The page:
The overarching narrative that describes rugby union today is of a game on its knees. Lawsuits surrounding brain injuries of once-celebrated gladiators now diagnosed with dementia linger. A furore rages around enforced waist-high tackles and how the ruling could stop the game in its tracks. Then there are bankrupt clubs who have turned to dust, and an approach to communication so thoughtless that even the diehards have begun questioning their God.
This said narrative is, undeniably, somewhat at odds with the sport over which we are salivating every weekend (I’ll avoid the need for a tin hat by referencing only the Gallagher Premiership here), or should I be calling it ‘the product’? Whatever. We’re seeing some fabulous stuff from a league that, perhaps because of Harlequins, has decided that attack wins matches just as often as defence. These fixtures seem to offer respite, or escapism from the torturous and ongoing conversations about safety, national participation numbers, and fiscal anxiety. Rugby union’s PR is through the floor, we are told.
I eventually got bored of being asked: “What do you think of all the salary cap stuff at Sarries, then?” Forty times a week. But I’m 40 times more bored by being asked whether or not I’d let my kids play the game. The answer is yes, since you ask, but my girls are not bothered as they’d rather talk about fit boys and the pint-sized wildcats at school who vape in the toilets.
Even the totemic Courtney Lawes said recently that he’d struggle to recommend professional rugby as a career choice to his children, a very real toe punt to the groin of English rugby from a man on whose total endorsement you might presume the game could rely. He was England captain five minutes ago, for goodness’ sake. Actually, I very much admire his candour because we must be careful not to censor the few players who ignore those same old cliches and say how they actually feel.
Storied clubs have gone to the wall before our eyes, and the Wales team threatened to down tools against England unless contractual issues were addressed. Money is important, because the manner in which you earn it is so savage and short-lived.
For some time I’ve speculated that a decade-and-a-half or so in professional rugby isn’t perhaps as clever an idea as most would imagine. Why? Because it beats the shit out of you and takes up so much of your time and energy that only a tiny – and astonishingly productive – minority of professionals manage to achieve anything else of real substance at the same time as playing. Unless you’re at the very top it pays you nothing like enough money to do anything upon retirement but seek a new job in your mid-thirties with limited transferable skills and in most cases zero experience.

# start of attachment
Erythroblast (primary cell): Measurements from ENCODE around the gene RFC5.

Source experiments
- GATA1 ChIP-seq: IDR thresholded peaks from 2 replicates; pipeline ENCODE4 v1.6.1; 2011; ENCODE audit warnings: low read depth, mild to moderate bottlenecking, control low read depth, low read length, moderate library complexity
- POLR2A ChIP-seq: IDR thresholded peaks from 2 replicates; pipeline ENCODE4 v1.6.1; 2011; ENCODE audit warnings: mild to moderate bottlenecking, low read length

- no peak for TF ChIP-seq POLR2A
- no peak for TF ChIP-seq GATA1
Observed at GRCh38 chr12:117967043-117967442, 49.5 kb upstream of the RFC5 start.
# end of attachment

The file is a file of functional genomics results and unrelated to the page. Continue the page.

I could have worked in a bank, but instead I got to get trodden on by Darren Garforth, and filled in by Franck Tournaire.
But here’s the rub. It’s also bloody wonderful, a privilege and we all loved it. So I take it all back as, frankly, I’m so in love with the game that objectivity here is impossible. I could have worked in a bank, but instead I got to get trodden on by Darren Garforth, and filled in by Franck Tournaire. I got to get skinned by Jason Robinson, and bought from Carlos Spencer the most outrageous – and embarrassing – dummy I’ve ever seen. I even tackled Jonah Lomu and broke bread at a bar in Dunedin with Jerry Collins. These are versions of heaven in our world.
And these seem to be the aspects of the game that nobody wants to talk about at the moment. The joy. The hilariously powerful butterflies in the stomach. The overpowering feeling of inclusion that comes from being part of a group who would do anything for one another on the field. Solidarity, thrills, grief and celebration. While rugby needs to handle some very important issues and find resolution where currently fear and suspicion reside, it feels vital that we do not forget just how wonderful and valuable it proves as a human enterprise for so many. Boil it down and it’s just bloody good fun, at all levels.